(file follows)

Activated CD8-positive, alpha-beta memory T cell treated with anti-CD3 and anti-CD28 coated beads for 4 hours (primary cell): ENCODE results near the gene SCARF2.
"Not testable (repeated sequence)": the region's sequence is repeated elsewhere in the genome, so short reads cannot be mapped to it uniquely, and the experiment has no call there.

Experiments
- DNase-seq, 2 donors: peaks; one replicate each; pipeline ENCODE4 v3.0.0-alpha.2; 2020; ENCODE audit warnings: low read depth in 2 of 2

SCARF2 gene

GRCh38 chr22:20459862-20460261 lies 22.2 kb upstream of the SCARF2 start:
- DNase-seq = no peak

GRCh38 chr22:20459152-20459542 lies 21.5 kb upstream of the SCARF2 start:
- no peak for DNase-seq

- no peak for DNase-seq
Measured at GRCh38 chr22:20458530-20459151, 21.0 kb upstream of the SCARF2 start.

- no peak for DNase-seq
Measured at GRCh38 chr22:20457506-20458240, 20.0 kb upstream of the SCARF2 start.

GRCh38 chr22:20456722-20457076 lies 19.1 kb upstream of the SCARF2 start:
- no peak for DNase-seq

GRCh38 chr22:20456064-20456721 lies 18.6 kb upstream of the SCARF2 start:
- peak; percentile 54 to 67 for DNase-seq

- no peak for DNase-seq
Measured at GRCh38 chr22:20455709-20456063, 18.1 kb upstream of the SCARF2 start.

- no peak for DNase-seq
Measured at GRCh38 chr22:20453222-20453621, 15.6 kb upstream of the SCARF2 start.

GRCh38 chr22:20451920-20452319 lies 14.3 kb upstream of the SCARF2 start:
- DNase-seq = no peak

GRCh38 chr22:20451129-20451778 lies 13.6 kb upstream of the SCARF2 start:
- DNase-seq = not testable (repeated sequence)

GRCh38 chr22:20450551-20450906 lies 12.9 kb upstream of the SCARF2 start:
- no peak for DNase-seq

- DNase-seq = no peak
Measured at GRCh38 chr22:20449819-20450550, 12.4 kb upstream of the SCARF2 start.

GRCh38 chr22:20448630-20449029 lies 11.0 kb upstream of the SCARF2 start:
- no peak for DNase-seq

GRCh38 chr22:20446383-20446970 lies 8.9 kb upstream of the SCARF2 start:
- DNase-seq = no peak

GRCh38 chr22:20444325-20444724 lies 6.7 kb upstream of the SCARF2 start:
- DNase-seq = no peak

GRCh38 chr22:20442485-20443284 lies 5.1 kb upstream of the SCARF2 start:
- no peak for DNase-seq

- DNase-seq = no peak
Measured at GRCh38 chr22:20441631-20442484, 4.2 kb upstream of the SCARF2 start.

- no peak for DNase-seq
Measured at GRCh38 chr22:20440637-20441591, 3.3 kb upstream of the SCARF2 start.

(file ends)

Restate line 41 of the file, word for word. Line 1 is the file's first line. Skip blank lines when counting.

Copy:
Measured at GRCh38 chr22:20440637-20441591, 3.3 kb upstream of the SCARF2 start.